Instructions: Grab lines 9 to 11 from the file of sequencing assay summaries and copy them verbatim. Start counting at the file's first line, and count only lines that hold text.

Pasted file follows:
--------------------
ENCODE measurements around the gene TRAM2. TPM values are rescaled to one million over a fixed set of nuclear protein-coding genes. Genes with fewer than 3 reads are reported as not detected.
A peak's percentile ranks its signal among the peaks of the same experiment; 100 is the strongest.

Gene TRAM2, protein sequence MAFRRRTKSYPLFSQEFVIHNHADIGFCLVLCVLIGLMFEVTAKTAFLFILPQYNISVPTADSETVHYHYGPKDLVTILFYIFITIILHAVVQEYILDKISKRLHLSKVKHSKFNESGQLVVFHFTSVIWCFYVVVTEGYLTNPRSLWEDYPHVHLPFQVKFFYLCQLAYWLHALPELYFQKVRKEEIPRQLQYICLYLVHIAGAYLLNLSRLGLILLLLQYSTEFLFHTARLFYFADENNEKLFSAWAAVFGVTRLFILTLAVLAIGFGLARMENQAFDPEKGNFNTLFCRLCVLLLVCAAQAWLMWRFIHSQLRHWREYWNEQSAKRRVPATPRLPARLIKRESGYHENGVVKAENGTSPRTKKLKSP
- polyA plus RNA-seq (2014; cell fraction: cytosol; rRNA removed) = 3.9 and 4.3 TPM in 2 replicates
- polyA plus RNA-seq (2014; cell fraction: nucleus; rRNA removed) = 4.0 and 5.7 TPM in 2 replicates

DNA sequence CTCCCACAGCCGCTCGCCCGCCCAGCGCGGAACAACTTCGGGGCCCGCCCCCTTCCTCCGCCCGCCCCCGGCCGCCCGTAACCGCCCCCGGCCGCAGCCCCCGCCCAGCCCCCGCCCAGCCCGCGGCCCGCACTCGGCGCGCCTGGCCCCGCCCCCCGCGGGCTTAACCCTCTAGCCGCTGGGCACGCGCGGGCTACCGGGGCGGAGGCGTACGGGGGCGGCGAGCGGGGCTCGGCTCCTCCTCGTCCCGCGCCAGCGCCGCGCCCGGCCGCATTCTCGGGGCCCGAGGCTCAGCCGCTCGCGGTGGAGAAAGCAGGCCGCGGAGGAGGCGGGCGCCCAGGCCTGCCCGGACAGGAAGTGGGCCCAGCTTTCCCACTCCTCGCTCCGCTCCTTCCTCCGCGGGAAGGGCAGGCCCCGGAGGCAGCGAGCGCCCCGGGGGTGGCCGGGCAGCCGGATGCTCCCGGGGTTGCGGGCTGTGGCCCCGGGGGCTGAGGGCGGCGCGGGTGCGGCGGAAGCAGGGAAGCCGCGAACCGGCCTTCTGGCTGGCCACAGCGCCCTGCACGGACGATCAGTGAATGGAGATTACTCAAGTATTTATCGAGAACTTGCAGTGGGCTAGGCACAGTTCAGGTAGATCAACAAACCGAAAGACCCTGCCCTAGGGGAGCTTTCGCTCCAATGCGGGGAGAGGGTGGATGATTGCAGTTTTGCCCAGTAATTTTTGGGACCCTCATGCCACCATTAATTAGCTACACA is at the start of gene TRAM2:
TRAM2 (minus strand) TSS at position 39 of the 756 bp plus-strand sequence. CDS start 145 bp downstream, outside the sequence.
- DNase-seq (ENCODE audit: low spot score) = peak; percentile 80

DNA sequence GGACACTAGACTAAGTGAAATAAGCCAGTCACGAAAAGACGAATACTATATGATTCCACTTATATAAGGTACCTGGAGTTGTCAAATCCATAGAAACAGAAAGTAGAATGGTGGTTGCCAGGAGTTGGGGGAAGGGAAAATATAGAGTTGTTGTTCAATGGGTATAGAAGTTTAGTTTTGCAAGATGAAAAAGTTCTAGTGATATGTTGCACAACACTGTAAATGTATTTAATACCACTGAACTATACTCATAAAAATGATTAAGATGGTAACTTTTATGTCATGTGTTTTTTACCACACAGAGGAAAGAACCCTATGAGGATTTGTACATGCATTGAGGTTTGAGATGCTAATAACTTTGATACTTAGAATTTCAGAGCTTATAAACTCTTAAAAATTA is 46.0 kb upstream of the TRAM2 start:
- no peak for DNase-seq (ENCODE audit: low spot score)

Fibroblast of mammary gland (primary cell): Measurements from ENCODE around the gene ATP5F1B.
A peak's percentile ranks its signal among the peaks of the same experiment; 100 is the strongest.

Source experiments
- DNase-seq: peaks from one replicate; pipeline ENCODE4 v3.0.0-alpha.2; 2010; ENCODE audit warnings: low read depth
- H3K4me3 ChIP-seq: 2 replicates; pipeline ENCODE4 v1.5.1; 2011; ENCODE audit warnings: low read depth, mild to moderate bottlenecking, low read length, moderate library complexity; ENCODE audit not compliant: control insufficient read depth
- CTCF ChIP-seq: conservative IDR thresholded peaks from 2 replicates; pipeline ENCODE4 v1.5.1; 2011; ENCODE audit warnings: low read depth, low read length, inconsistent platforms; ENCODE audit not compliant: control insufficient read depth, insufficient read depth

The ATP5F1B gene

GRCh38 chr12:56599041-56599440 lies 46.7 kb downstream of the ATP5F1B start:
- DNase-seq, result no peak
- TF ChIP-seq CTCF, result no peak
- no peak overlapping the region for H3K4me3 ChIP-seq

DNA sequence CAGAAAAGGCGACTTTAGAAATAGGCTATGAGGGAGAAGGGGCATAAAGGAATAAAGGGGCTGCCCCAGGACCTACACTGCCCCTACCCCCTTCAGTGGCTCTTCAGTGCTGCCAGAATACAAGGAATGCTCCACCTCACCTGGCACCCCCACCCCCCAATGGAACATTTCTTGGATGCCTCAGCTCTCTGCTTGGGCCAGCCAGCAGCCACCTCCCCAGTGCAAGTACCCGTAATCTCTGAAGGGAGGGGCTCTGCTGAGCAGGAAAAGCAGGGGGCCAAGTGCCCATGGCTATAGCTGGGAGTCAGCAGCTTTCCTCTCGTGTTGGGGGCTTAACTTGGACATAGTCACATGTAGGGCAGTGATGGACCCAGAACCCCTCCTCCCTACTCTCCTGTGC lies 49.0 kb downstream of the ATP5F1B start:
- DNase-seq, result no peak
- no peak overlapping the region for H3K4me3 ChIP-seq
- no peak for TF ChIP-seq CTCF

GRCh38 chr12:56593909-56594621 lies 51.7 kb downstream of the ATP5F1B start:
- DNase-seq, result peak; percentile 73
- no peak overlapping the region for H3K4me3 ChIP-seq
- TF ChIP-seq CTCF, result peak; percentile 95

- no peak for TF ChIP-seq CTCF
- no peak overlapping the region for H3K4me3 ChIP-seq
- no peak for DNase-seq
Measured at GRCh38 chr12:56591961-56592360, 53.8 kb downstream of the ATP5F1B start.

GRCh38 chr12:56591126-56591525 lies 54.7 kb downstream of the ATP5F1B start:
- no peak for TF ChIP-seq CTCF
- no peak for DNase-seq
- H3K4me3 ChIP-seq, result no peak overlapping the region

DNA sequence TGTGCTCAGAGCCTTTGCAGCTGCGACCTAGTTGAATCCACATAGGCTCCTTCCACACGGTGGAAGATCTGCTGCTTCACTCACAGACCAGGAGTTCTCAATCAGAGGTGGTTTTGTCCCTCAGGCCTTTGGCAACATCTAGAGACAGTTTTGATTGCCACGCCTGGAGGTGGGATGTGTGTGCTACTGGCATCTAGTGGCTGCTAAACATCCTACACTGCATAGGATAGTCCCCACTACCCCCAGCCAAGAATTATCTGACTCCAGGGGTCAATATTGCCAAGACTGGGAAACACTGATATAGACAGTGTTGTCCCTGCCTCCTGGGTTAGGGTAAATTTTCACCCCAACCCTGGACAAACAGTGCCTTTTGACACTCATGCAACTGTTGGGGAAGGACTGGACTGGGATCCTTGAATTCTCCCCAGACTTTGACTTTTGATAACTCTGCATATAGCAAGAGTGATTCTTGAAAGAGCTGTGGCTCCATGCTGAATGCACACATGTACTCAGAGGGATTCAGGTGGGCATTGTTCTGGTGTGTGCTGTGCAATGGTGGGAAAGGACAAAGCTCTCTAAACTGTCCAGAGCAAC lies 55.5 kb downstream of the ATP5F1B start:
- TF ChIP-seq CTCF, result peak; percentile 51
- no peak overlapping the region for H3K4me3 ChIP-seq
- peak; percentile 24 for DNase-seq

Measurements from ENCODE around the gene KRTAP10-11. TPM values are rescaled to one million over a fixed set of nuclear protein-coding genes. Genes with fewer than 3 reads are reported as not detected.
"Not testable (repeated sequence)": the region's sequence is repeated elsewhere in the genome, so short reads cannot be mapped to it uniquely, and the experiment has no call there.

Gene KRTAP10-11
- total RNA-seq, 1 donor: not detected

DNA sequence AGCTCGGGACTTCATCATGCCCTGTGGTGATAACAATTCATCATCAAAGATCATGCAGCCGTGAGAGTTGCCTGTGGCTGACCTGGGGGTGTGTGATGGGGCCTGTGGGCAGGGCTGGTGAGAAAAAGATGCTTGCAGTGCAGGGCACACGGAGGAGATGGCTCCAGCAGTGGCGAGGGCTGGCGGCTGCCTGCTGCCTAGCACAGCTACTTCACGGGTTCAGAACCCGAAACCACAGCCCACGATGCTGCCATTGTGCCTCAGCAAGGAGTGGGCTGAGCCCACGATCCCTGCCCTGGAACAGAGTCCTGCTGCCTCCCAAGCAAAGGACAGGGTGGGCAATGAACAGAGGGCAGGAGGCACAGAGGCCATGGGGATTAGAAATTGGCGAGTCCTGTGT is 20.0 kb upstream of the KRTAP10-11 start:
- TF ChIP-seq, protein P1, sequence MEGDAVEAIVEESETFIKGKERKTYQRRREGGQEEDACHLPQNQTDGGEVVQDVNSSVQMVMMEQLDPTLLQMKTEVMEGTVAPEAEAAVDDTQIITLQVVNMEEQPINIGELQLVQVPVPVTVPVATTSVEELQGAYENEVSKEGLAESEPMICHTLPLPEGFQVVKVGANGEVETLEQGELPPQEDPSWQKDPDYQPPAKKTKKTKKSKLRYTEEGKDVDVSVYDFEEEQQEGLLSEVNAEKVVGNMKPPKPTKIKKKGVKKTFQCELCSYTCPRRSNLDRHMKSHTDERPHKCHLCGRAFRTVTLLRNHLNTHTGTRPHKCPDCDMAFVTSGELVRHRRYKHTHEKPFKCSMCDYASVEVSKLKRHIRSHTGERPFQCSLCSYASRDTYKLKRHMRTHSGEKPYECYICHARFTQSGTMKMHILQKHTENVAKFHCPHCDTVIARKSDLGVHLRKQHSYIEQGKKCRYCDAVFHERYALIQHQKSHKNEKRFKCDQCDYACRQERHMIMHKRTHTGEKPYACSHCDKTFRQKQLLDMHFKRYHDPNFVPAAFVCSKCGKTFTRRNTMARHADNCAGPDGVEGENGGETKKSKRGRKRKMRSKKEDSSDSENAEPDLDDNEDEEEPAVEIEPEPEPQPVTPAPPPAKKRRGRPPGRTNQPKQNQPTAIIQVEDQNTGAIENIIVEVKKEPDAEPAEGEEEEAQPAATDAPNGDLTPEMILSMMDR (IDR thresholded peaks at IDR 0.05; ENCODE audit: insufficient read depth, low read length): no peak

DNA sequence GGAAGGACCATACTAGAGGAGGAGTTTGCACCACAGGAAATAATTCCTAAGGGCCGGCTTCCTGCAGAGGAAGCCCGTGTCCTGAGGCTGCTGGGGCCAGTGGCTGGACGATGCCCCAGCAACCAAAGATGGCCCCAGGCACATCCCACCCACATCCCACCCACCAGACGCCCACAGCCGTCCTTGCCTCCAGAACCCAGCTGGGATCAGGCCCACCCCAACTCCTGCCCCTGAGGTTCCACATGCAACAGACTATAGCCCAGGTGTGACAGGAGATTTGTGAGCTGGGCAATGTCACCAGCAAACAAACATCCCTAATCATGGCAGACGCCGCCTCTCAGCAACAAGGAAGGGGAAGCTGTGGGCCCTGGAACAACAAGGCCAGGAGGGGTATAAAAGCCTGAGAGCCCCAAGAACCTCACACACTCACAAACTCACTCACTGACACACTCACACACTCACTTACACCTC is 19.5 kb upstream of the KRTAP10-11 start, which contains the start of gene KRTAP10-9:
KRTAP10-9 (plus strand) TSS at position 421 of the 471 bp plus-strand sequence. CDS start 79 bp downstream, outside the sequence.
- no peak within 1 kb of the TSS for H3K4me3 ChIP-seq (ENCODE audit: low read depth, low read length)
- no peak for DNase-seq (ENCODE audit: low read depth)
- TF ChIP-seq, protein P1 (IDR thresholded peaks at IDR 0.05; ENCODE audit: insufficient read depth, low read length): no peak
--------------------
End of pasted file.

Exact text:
DNA sequence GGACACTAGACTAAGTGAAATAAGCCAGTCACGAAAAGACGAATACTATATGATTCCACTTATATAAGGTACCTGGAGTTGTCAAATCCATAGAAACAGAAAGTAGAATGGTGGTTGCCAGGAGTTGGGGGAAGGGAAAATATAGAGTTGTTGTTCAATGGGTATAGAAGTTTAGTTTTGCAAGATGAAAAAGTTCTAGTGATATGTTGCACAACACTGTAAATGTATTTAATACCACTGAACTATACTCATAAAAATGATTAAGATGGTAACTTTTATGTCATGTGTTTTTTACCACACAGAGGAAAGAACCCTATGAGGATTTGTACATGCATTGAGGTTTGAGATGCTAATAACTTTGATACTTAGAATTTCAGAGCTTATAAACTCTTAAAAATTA is 46.0 kb upstream of the TRAM2 start:
- no peak for DNase-seq (ENCODE audit: low spot score)

Fibroblast of mammary gland (primary cell): Measurements from ENCODE around the gene ATP5F1B.